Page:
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Coin of the Realm

January 7, 2013

It’s not what you say about you, but what others say about you that makes a difference.

Never has this been more true. The good news is that with the advent of social media, there are more ways then ever for people to share their opinions of you. That’s also the bad news, of course.

Karl Maeser was the first president of what later became Brigham Young University. There’s a story told about Maeser.

I have been asked what I mean by “word of honor.” I will tell you. Place me behind prison walls—walls of stone ever so high, ever so thick, reaching ever so far into the ground—there is a possibility that in some way or another I might be able to escape; but stand me on the floor and draw a chalk line around me and have me give my word of honor never to cross it. Can I get out of that circle? No, never! I’d die first.

Before FICA scores and court-backed contracts, many agreements were conducted with a handshake. A person’s word was critical since often their reputation was the only thing you had to base a decision on.

Today, we have the opposite problem. You can find out nearly anything about anyone online. If I told you I’d played bass on Ren Street’s “Good Love” album, it wouldn’t take long to figure out that I was lying. Likewise, if I told you that I’d cowritten “Microsoft Exchange Connectivity Guide,” you could verify it easily.

So, if we can find out so much about each other, why would I say that a reputation is more important today than during Maeser’s day? Before Google and the ubiquitousness of information, repairing a damaged reputation was simply a matter of time and action.

There’s a story told of two brothers who in their young and foolish days stole a sheep. They were caught, and convicted. As punishment, they were forced to have the letters “ST,” for “sheep thief” branded on their forehead. (No it wasn’t in the US. It’s metaphor, just go with it.) The first brother was so devastated by the shame of it that he left his childhood home and wandered from town to town trying to hide his shame. The second brother stayed and worked to build his community. He repaid his debt and spent his life in helping and serving those less fortunate. When he was a very old man a young boy asked his father. “Why does that man have “ST” on his forehead?” His father replied, “I don’t know. I’ve never thought to ask him. But, I think it stands for “Saint.”

I once lived in a neighborhood where the neighbors were famous for helping each other and watching out for one another. After several months, I had the occasion to check the sex offenders registry. I was shocked to realize that a man who had become a good friend was on the registry. His offense had been many years before. As a result of his crimes, he would carry that designation as long as he lived.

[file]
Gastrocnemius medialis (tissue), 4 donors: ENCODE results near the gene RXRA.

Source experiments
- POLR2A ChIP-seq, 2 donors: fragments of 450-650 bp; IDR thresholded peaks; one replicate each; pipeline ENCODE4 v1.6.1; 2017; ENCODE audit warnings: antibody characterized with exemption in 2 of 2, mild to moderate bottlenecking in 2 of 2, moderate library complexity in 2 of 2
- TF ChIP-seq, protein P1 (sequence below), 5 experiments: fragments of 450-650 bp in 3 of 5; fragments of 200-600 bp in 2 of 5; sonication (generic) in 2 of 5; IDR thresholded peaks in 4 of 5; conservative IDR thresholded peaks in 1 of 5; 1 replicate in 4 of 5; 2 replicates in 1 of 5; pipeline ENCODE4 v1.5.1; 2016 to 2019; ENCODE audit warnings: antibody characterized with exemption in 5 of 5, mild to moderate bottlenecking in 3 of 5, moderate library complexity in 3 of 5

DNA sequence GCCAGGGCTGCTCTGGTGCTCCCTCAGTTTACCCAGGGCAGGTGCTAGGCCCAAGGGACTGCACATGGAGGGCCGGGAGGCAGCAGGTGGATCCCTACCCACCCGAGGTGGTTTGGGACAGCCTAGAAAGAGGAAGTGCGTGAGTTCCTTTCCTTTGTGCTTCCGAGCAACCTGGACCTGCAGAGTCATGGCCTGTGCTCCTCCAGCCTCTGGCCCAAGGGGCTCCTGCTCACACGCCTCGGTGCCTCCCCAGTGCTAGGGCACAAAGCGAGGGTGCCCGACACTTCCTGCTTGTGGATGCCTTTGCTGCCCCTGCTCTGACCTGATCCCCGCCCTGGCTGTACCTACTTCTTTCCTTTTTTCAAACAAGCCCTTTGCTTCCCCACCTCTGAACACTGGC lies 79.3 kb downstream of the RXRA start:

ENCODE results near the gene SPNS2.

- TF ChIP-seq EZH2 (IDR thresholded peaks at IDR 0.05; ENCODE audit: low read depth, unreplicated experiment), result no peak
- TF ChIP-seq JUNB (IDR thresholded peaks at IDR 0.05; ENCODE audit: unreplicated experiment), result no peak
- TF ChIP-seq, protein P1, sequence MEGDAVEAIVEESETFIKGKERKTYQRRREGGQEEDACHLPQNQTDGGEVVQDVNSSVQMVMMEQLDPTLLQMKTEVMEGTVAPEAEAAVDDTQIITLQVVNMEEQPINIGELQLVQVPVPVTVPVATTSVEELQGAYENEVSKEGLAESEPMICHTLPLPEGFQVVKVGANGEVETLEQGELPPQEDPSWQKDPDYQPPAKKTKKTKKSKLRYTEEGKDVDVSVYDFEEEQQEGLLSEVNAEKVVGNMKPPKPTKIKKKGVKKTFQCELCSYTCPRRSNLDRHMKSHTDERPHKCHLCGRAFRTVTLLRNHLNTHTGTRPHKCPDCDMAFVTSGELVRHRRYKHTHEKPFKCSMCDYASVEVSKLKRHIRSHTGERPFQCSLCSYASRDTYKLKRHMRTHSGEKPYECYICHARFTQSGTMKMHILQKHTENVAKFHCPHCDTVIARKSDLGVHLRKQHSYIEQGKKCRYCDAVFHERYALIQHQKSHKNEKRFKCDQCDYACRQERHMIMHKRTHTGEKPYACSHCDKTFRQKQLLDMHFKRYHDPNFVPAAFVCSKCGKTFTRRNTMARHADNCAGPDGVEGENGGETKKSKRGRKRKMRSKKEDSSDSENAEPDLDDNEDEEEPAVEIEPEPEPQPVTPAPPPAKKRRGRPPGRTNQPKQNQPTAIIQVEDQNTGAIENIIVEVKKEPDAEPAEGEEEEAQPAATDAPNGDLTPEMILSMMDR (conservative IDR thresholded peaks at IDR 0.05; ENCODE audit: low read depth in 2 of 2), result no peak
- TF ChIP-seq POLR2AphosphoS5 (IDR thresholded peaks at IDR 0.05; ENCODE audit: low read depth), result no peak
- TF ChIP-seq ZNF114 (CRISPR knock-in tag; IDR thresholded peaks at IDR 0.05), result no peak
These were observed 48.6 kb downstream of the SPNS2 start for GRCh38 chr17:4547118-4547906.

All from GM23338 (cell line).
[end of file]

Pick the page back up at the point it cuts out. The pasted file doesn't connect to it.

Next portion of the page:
Most of us will not need to deal with a past so damaging. But, as we live our lives online, we leave digital footprints for the world to see. Maybe it’s a facebook rant posted in a fit of frustration. Maybe it’s a photo at just the wrong time during a party. Maybe it’s a comment we make in a city council meeting. Maybe it’s an il-thought out blog post.

Virtually all employers and especially prospective employers now check online, and in my field, the IT world, not only do candidates expect employers to check online profiles, employers expect candidates to actually have online profiles.

LinkedIn is sort of like a facebook for business. They allow both recommendations and endorsements. An endorsement is someone saying that you know what you’re talking about. For example, some of the areas in which I’ve been endorsed by colleagues and team members are:

– Team Building
– Change Management
– Program Management
– Training

Recommendations are just what you would expect. It’s a short paragraph recommending people for the work they’ve done.

I no longer put “references” on my resume. I’ll provide specific names when a prospective employer wants it, but for the most part, I assume people are going to go read the recommendations on my LinkedIn page. Those are the same people I’d be pointing people to if they wanted to ask about my work.

So, why is this blog post called, “Coin of the Realm?” Because with the internet, reputation has really become the most precious commodity you have. An online reputation takes years to build and can be destroyed in a moment.

Not only will people know if we step outside Karl Maeser’s circle, people will know about it forever.

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